Mysterious Shroud of Turin Is On View for First Time in Five Years
The Shroud of Turin, one of the world’s most contested art objects/religious relics, is back on display for the first time in five years.
The cloth bears a ghostly image of a man that many believe is Jesus Christ. Christian tradition says the shroud was used to bury Jesus following his crucifixion, before his resurrection from the dead three days later. (See The Most Controversial Depictions of Jesus in Art.)
Intriguingly, scientists have been unable to determine how the image was transferred to the cloth. While carbon dating tests seem to prove that the shroud was created during the medieval ages, and could not be a relic from Jesus’s burial, the cloth still has its devotees.
No less than 2.5 million eager visitors turned out in 2010, when it was last on display, and over a million people have already made reservations to see the mysterious shroud this go around. Tickets are free, and the shroud will be on view 12 hours a day in a climate-controlled case.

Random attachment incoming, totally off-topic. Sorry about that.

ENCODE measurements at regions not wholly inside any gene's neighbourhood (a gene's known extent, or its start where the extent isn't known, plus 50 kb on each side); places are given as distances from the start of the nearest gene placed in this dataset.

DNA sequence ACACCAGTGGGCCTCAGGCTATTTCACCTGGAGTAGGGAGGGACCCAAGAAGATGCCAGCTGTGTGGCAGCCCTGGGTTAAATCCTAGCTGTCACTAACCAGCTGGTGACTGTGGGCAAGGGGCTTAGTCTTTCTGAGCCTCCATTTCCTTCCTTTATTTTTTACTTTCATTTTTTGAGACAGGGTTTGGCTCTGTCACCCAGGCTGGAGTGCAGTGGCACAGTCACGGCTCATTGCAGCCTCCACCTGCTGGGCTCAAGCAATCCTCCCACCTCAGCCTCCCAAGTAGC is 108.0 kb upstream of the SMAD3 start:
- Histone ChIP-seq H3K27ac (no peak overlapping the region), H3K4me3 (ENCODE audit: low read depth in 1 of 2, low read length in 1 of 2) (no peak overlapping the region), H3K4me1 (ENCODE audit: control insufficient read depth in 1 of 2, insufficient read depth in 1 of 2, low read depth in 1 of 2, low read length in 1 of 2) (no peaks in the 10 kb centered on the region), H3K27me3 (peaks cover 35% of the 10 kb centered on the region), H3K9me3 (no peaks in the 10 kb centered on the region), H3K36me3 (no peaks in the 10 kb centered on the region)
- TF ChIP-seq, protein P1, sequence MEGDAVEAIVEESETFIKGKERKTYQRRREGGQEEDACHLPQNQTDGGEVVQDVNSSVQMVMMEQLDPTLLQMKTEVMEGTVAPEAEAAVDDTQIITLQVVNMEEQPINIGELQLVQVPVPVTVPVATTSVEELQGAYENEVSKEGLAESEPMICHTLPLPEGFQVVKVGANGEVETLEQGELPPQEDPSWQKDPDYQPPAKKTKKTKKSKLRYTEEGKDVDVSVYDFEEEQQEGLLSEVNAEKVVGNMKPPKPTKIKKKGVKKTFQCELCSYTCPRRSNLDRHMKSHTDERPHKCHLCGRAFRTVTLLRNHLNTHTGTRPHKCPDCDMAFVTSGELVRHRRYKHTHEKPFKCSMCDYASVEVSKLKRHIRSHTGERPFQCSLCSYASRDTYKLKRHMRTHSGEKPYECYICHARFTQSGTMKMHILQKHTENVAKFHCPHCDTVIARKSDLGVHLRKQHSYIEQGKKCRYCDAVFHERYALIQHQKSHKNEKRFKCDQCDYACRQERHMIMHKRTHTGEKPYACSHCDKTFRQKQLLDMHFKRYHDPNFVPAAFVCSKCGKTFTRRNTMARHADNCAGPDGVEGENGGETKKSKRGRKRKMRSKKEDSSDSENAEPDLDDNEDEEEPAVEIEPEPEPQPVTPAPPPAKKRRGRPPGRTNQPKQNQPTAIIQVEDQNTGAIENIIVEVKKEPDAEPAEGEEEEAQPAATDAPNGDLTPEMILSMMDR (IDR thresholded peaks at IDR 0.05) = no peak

Even Pope Francis will pay a visit when he comes to Turin on June 21 during a busy summer of travels (see Muslim Artist Carves Chair for Pope Francis’s Visit to Bosnia). The exhibition of the relic was arranged by decree of the pontiff, in honor of the 200th birthday of St. John Bosco, who worked to educate the poor children in newly industrialized Turin during the 19th century.
Although it is on view at the Turin cathedral, the Catholic Church has not taken an official position on whether or not the cloth truly served as Jesus’s burial shroud.
“What counts the most is that this shroud…reflects in a clear and precise manner how the gospels describe the passion and death of Jesus,” Archbishop of Turin Cesare Nosiglia told AFP. “It is not a profession of faith because it is not an object of faith, nor of devotion, but it can help faith.”
The Shroud of Turin is on view at the Cathedral of St. John the Baptist in Turin, Italy, April 19–June 24, 2015.
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